Saturday, 14 July 2007

Not forgetting...

Sing along here

Or come to London next year for new songs from an old, old story - now updated to Nazi-occupied Paris.

Europe, with hope

"Our intellectual potential needs its own spaces, for Europe's sense of purpose and for Europe's good. Culture must simply be given the room it needs, without specifying in advance what this room should be. Europe must be prepared to take this risk, and it must have the courage to give scope to its pictures and its sounds, its stories and its poetic inventions, and to its sciences as well, even if that involves effort and expense that do not immediately pay off. Europe should not necessarily be guided by its culture, but it must allow its culture to accompany it. That is where our innermost strength lies. America is too materialistic in its thinking to consider taking such a step. In Asia, and that includes the "new tigers" China and India, culture does not enjoy this status; there is not such high regard for "the individual" and "what is one's own", nor is there such a highly developed sense of neighbourliness and community."

German film maker, Wim Wenders

Read it all here

"Millions to dreams" - here's one to dream about

"The culture-rich country lacks a major museum for contemporary work, but in Venice, businessman-art collector François Pinault sets out to correct that."

From today's LA Times. Venice suddenly seems less daunting. A bit.

News Alert: The Italian War on Terror

When asked the secret of his success the world’s greatest comedian interrupts the question to shout: “timing”. I feel a little like the world’s worst reporter today as I read that in Padua, forty kilometres away, terrorist arrests have been made. And I am pondering Leon Alberti and the Postmodern “malaise”.

Everything is “timing”.

Quite what this means I am not sure. Here are the facts as they can be found online:

“Italian police said Friday they have arrested two men in northern Italy accused of being members of a radical leftist terror group similar to the Red Brigades. The two were arrested late Thursday in the northeastern city of Padua, said anti-terror police official Eugenio Spina.”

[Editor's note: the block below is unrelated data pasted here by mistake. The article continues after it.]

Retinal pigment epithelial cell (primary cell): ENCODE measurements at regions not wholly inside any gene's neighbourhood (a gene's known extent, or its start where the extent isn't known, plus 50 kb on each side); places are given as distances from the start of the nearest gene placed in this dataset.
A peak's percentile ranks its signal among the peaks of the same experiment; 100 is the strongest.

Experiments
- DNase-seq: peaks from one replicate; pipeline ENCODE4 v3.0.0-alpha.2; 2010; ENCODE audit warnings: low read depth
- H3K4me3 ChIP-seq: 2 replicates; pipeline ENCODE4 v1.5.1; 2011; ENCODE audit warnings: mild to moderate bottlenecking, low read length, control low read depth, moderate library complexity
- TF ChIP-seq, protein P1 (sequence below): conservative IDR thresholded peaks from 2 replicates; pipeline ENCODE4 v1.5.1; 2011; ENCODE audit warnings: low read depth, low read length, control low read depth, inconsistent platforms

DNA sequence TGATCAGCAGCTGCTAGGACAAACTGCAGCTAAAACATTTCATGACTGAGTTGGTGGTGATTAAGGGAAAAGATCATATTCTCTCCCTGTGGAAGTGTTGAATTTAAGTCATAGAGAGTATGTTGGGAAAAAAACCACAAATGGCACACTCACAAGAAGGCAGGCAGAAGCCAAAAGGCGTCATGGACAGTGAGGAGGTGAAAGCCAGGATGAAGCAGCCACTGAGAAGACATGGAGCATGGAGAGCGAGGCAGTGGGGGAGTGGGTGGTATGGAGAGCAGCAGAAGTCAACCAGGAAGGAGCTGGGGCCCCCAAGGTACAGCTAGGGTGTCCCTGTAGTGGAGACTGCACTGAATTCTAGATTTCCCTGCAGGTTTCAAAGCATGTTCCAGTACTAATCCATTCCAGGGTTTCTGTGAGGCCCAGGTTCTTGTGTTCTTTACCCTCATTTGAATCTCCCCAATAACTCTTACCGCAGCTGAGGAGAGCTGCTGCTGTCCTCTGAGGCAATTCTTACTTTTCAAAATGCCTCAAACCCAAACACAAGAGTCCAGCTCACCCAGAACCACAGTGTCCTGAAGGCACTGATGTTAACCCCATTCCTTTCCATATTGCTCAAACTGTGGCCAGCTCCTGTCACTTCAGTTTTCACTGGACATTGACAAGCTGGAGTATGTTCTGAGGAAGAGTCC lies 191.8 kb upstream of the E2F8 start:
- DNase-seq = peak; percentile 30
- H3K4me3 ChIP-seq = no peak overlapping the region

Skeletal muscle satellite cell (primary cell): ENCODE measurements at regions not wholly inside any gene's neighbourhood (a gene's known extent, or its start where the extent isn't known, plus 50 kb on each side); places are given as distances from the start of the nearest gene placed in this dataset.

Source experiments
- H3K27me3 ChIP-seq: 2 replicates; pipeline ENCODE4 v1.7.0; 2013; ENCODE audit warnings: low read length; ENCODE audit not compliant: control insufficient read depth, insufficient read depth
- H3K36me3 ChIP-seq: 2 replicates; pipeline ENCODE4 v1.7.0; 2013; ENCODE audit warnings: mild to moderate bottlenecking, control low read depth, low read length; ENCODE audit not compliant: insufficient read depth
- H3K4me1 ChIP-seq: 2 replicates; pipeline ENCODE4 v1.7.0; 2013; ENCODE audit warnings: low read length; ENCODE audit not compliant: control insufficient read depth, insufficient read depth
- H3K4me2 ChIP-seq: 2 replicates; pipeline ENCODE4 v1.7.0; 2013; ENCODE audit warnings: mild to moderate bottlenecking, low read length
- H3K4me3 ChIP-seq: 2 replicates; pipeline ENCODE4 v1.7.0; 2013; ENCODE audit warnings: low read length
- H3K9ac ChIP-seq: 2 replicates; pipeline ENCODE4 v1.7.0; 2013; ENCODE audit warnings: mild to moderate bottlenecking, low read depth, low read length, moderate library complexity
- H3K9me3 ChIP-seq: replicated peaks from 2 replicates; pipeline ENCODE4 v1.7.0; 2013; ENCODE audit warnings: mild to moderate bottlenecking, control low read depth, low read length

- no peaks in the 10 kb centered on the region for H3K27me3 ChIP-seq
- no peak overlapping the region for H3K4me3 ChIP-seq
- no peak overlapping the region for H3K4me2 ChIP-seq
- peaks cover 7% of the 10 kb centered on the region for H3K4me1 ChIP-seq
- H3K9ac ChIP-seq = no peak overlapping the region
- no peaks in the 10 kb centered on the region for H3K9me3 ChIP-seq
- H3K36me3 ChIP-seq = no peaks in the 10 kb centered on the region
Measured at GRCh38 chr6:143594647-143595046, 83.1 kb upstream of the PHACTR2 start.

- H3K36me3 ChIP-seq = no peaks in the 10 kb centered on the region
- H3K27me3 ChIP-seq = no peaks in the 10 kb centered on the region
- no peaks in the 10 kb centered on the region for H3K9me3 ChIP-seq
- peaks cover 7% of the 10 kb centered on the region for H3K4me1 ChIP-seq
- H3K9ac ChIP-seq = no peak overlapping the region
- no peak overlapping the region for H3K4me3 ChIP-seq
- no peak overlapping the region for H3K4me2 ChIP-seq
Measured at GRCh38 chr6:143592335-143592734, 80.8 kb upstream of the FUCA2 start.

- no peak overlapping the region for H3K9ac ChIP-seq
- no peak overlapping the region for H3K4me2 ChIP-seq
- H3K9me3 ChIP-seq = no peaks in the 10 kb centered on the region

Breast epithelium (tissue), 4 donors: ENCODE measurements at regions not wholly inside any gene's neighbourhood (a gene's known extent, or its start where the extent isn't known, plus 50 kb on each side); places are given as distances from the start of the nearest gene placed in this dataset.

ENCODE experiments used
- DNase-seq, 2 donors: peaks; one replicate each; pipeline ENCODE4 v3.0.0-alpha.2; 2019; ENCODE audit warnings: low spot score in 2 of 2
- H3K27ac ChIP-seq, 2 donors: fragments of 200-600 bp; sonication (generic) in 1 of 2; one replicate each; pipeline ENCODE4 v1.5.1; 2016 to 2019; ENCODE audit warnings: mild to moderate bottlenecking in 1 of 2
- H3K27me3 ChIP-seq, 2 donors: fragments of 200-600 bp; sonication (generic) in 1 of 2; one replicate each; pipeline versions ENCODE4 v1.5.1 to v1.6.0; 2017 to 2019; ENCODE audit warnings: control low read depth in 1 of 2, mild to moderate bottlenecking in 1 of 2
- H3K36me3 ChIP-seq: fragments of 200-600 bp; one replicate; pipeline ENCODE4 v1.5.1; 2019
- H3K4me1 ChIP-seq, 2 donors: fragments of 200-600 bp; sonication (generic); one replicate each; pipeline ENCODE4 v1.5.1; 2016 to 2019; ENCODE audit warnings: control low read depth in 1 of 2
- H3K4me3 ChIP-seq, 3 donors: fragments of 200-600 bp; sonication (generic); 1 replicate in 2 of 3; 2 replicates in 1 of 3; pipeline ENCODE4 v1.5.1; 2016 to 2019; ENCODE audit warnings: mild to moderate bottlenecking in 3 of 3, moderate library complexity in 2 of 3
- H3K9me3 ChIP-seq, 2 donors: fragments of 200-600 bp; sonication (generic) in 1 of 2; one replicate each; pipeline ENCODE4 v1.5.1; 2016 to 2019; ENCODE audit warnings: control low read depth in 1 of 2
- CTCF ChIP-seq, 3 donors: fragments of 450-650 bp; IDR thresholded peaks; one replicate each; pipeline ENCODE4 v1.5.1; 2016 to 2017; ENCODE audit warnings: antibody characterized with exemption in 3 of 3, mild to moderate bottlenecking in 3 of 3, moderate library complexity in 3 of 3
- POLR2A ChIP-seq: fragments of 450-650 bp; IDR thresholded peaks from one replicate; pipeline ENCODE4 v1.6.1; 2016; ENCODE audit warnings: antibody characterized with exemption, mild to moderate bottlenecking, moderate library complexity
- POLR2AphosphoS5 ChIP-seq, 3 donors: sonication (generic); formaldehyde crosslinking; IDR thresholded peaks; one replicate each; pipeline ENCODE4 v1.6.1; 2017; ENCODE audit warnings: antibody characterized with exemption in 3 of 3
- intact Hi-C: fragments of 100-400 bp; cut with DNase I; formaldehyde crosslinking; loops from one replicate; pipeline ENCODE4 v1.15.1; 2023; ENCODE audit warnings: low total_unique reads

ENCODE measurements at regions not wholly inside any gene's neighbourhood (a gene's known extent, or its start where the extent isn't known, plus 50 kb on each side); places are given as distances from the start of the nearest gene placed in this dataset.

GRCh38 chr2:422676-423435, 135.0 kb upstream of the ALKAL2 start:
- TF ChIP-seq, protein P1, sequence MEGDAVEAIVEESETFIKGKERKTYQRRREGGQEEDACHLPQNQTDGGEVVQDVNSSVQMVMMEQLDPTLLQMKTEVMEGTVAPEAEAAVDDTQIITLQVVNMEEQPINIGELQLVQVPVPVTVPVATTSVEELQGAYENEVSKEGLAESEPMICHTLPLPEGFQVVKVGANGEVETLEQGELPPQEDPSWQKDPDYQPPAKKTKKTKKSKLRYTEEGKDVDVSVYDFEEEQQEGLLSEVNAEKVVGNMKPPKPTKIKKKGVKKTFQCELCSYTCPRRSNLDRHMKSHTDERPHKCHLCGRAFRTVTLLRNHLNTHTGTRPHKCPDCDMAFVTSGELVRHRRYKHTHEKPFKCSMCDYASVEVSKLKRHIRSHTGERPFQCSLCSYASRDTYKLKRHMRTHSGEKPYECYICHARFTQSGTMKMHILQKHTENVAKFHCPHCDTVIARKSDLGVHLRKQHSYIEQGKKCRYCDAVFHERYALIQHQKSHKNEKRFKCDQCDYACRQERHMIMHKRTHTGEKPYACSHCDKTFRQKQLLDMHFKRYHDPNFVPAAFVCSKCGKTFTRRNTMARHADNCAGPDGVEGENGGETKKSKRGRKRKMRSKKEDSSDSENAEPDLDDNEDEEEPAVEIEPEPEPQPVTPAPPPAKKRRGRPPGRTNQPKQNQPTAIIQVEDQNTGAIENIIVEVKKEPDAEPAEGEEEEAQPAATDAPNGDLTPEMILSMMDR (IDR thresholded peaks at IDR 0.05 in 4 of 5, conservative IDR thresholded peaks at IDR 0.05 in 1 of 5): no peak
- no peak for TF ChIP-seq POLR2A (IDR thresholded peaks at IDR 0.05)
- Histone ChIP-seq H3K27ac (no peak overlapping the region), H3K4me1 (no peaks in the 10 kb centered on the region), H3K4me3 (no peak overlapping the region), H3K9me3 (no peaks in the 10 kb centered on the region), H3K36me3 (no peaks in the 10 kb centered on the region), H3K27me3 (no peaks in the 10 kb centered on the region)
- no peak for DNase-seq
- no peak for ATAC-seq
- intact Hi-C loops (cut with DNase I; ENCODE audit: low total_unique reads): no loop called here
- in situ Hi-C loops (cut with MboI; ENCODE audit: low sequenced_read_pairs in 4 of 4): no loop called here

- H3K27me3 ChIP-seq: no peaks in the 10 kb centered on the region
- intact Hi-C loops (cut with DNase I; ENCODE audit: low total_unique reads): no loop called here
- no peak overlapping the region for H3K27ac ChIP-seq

Here is an earlier story, from February.

"Police conducted raids across northern Italy, breaking up a Red Brigades-style terror group that was planning kidnappings or kneecappings of victims, Milan prosecutors said.

Police said they arrested 15 suspects in Milan, Turin, Padua and other northern Italian cities Monday. "We prevented dangerous persons who considered themselves in war with this state from carrying out violent actions," Prosecutor Ilda Boccassini told a news conference in Milan."

Recently an Italian told me: “It’s all very well England being open and free and liberal but it isn’t tough enough with the bad people.” But how do you decide who is bad? “Look, if they have a website and on it they state their intentions – you know, to kills Jews, destroy Israel. Then surely that is enough?”

I wonder what the Italians have on the two – or four suspects (for a while today there was an article online about “four Algerians”, it’s gone now). Perhaps by the time I reach Venice I’ll know.

Friday, 13 July 2007

* The moment a man begins to talk about technique that’s proof that he is fresh out of ideas

* The quote is from one of my gods: the American-"anglo" crime writer, Raymond Chandler

“…the art of urban civilizations tends to be static, solid, and symmetrical. It is disciplined by the representation of the human body and by the mathematical skills attendant upon monumental architecture. To a greater or lesser extent nomadic art tends to be portable, asymmetrical, discordant, restless, incorporeal, and intuitive…”

Bruce Chatwin, essay in The Animal Style, 1970

The most successful contemporary nomads follow the money, not their cattle. Their art is portable, asymmetrical, discordant, restless, incorporeal and intuitive because it follows the winds and tsunamis of the markets, not the skies. They are known as investment bankers. When pressed, and I have pressed some of the most successful, they will admit that it is not the money they seek (there is already plenty of that) it is the thrill, the being better, the self-definition. One says recently: “To be honest, Robin, we don’t really know how to spend the money, but we need the challenge of the next.”